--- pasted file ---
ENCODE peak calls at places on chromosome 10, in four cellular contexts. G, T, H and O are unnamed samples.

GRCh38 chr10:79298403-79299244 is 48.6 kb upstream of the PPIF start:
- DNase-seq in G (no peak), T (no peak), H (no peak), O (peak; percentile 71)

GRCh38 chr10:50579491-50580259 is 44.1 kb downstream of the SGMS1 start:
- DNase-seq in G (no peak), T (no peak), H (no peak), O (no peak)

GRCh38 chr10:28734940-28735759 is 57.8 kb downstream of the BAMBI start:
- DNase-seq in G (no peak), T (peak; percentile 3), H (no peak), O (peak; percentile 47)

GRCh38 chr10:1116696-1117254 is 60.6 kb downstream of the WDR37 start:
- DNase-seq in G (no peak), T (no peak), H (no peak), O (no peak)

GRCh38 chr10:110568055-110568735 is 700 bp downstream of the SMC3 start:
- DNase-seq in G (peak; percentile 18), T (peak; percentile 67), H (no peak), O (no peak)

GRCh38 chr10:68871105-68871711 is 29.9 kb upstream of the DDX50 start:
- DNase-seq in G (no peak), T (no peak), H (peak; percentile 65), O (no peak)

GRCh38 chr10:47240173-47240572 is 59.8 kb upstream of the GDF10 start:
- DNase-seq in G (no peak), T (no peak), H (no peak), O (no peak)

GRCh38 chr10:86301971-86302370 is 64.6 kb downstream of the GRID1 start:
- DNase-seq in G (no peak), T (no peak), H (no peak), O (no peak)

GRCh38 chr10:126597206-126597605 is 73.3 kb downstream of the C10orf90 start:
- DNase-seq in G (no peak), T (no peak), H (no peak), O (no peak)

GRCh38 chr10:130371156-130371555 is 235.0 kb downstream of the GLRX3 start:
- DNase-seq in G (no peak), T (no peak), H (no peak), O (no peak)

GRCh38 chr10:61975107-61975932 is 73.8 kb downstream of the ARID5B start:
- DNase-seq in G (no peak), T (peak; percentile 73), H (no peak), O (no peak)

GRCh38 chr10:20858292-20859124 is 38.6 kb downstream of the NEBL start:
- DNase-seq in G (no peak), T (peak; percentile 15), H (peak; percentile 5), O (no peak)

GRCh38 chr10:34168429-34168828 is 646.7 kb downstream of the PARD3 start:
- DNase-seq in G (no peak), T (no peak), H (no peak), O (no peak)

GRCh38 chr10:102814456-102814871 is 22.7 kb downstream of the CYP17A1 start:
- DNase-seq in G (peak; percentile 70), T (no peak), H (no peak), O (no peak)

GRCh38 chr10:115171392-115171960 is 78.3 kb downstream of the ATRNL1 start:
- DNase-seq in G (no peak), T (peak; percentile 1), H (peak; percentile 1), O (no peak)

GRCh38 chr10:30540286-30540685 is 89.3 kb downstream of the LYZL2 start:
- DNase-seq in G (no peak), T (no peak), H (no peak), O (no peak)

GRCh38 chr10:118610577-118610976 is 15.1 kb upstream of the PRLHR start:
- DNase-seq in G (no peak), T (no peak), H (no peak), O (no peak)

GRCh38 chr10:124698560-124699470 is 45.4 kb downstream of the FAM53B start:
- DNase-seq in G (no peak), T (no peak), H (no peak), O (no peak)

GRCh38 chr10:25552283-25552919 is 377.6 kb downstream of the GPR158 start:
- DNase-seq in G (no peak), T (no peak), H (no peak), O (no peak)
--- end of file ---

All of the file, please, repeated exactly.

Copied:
ENCODE peak calls at places on chromosome 10, in four cellular contexts. G, T, H and O are unnamed samples.

GRCh38 chr10:79298403-79299244 is 48.6 kb upstream of the PPIF start:
- DNase-seq in G (no peak), T (no peak), H (no peak), O (peak; percentile 71)

GRCh38 chr10:50579491-50580259 is 44.1 kb downstream of the SGMS1 start:
- DNase-seq in G (no peak), T (no peak), H (no peak), O (no peak)

GRCh38 chr10:28734940-28735759 is 57.8 kb downstream of the BAMBI start:
- DNase-seq in G (no peak), T (peak; percentile 3), H (no peak), O (peak; percentile 47)

GRCh38 chr10:1116696-1117254 is 60.6 kb downstream of the WDR37 start:
- DNase-seq in G (no peak), T (no peak), H (no peak), O (no peak)

GRCh38 chr10:110568055-110568735 is 700 bp downstream of the SMC3 start:
- DNase-seq in G (peak; percentile 18), T (peak; percentile 67), H (no peak), O (no peak)

GRCh38 chr10:68871105-68871711 is 29.9 kb upstream of the DDX50 start:
- DNase-seq in G (no peak), T (no peak), H (peak; percentile 65), O (no peak)

GRCh38 chr10:47240173-47240572 is 59.8 kb upstream of the GDF10 start:
- DNase-seq in G (no peak), T (no peak), H (no peak), O (no peak)

GRCh38 chr10:86301971-86302370 is 64.6 kb downstream of the GRID1 start:
- DNase-seq in G (no peak), T (no peak), H (no peak), O (no peak)

GRCh38 chr10:126597206-126597605 is 73.3 kb downstream of the C10orf90 start:
- DNase-seq in G (no peak), T (no peak), H (no peak), O (no peak)

GRCh38 chr10:130371156-130371555 is 235.0 kb downstream of the GLRX3 start:
- DNase-seq in G (no peak), T (no peak), H (no peak), O (no peak)

GRCh38 chr10:61975107-61975932 is 73.8 kb downstream of the ARID5B start:
- DNase-seq in G (no peak), T (peak; percentile 73), H (no peak), O (no peak)

GRCh38 chr10:20858292-20859124 is 38.6 kb downstream of the NEBL start:
- DNase-seq in G (no peak), T (peak; percentile 15), H (peak; percentile 5), O (no peak)

GRCh38 chr10:34168429-34168828 is 646.7 kb downstream of the PARD3 start:
- DNase-seq in G (no peak), T (no peak), H (no peak), O (no peak)

GRCh38 chr10:102814456-102814871 is 22.7 kb downstream of the CYP17A1 start:
- DNase-seq in G (peak; percentile 70), T (no peak), H (no peak), O (no peak)

GRCh38 chr10:115171392-115171960 is 78.3 kb downstream of the ATRNL1 start:
- DNase-seq in G (no peak), T (peak; percentile 1), H (peak; percentile 1), O (no peak)

GRCh38 chr10:30540286-30540685 is 89.3 kb downstream of the LYZL2 start:
- DNase-seq in G (no peak), T (no peak), H (no peak), O (no peak)

GRCh38 chr10:118610577-118610976 is 15.1 kb upstream of the PRLHR start:
- DNase-seq in G (no peak), T (no peak), H (no peak), O (no peak)

GRCh38 chr10:124698560-124699470 is 45.4 kb downstream of the FAM53B start:
- DNase-seq in G (no peak), T (no peak), H (no peak), O (no peak)

GRCh38 chr10:25552283-25552919 is 377.6 kb downstream of the GPR158 start:
- DNase-seq in G (no peak), T (no peak), H (no peak), O (no peak)